Tech vs. Trees: Innovative process could lead to wood-based semiconductors, Montreal to implement opt-in system for print circulars, paper-based test helps farmers detect fecal contamination

Sample article from our Forestry & Timberland

April 29, 2022 () –

A roundup of recent trends pitting technology against the printed word:

Trees: Innovative process could lead to wood-based semiconductors

As the world requires more semiconductors for everything from electronic devices to electric vehicles, that will likely mean more demand for the rare earth metals used in their production. However, researchers in Japan may alter that calculation, as they aim to develop a method that could lead to wood-based semiconductors one day. While the cellulose in plant walls can be used to conduct electricity when heated in certain conditions, that burning process could also damage the structures of a cellulose-derived semiconductor, Interesting Engineering reported April 26. The team worked on a treatment process that could “heat the nanopaper without damaging the structures of the paper from the nanoscale up to the macroscale,” according to researchers from Osaka University in collaboration with The University of Tokyo, Kyushu University and Okayama University. The team used this technique to develop two proof-of-concept devices with promising results. One had nanopaper semiconductor sensors detect exhaled moisture breaking through face masks, and the other was used as an electrode in a glucose biofuel cell, which powered a small bulb, according to an Osaka University release on April 26. “We believe that our approach will underpin the next steps in sustainable electronics made entirely from plant materials,” said the study’s author Hirotaka Koga.

 

Trees: Montreal to implement opt-in system for print circulars

Mailboxes filled with flyers, circulars and coupons are a common sight, but it may become less common in Montreal, where residents will have to opt-in to receive this type of mail rather than getting it unsolicited. Beginning in 2023, residents can place a green sticker on their door or mailbox if they want to continue receiving print circulars, CBC reported April 11. According to Mayor Valerie Plante, there are about 800,000 unsolicited circulars every week, which account for 10% of all recycled material at the sorting center. Plante noted she wanted to ensure the industry distributed the “right amount of … materials instead of just creating more and more waste.” Commercial printing company Transcontinental objected to the move, saying the regulation makes its door-to-door flyer distribution model unsustainable, according to a company release on April 11. It has already ended flyer distribution in the city of Mirabel, which also has an opt-in system, The Canadian Press reported April 25.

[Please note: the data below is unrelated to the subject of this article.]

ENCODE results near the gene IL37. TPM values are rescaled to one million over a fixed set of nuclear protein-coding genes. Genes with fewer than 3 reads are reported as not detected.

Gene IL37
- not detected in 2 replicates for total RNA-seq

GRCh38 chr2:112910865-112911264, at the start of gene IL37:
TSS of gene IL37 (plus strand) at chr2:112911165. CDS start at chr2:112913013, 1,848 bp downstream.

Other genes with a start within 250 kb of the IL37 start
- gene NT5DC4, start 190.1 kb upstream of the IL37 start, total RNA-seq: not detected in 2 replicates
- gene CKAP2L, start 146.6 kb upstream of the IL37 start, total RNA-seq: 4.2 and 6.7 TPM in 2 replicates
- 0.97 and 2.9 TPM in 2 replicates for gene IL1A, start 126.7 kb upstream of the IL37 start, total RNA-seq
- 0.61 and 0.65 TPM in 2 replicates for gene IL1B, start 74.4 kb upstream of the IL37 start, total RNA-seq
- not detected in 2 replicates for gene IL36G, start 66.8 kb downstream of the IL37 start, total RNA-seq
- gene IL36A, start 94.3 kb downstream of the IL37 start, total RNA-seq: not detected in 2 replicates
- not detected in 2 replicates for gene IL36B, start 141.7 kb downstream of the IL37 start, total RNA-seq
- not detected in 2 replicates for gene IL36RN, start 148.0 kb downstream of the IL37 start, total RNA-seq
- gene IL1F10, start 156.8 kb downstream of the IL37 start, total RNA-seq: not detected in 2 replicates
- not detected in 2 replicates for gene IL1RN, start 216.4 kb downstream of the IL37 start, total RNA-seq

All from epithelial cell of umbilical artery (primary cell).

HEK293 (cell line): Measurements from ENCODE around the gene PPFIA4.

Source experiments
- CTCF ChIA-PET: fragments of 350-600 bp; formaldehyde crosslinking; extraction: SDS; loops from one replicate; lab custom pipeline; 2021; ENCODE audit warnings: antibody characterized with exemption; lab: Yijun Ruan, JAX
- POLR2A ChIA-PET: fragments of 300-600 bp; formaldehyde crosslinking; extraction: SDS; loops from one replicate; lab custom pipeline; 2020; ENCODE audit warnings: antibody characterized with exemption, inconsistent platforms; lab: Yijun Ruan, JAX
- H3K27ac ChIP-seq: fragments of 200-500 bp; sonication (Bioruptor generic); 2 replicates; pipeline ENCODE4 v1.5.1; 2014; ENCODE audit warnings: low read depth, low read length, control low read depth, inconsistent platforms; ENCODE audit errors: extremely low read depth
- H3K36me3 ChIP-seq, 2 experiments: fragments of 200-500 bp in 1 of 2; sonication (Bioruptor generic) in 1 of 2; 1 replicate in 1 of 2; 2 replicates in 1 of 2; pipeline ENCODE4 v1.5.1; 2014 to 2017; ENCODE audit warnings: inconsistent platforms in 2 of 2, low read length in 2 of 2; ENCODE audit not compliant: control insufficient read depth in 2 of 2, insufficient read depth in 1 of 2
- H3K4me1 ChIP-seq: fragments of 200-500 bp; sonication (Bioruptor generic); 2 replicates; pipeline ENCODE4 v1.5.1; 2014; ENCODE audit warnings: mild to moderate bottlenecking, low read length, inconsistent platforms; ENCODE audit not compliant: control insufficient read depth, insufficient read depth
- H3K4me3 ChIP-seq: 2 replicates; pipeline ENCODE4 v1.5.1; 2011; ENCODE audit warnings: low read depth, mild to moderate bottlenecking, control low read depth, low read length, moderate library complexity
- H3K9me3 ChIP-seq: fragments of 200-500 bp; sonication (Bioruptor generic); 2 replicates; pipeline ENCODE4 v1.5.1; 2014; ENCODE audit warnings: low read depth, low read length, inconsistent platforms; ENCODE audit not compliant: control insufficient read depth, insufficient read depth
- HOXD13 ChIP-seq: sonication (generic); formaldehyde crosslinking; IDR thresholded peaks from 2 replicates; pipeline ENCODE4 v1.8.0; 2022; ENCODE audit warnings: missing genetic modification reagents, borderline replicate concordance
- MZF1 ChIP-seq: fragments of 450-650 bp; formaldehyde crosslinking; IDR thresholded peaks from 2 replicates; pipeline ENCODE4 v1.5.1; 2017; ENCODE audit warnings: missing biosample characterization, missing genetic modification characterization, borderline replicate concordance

Trees: Paper-based test helps farmers detect fecal contamination

In terms of using paper diagnostic tests to support agricultural health, a professor at Purdue University may be cornering this niche. In addition to developing a paper-based test to diagnose African swine fever in hogs, Assistant Professor Mohit Verma is creating another low-cost paper-based tool, this time to detect fecal contamination. Such a tool could quickly help farmers make informed risk assessments before they plant or harvest, according to an April 19 release from the Center for Produce Safety. “What we envision is almost like a pre-growing risk assessment if they’re close to a feeding operation,” Verma said. “That way they could set mitigation strategies.” In this test, all the primers and chemical reagents needed to run the assays would be built into the special test paper, much like a pregnancy test. The test screens for Bacteriodetes, a group of anaerobic bacteria found in mammal guts, and results could be produced within an hour. Verma said he hopes this work will eventually lead to a commercial portable risk-management tool for growers and packers. 

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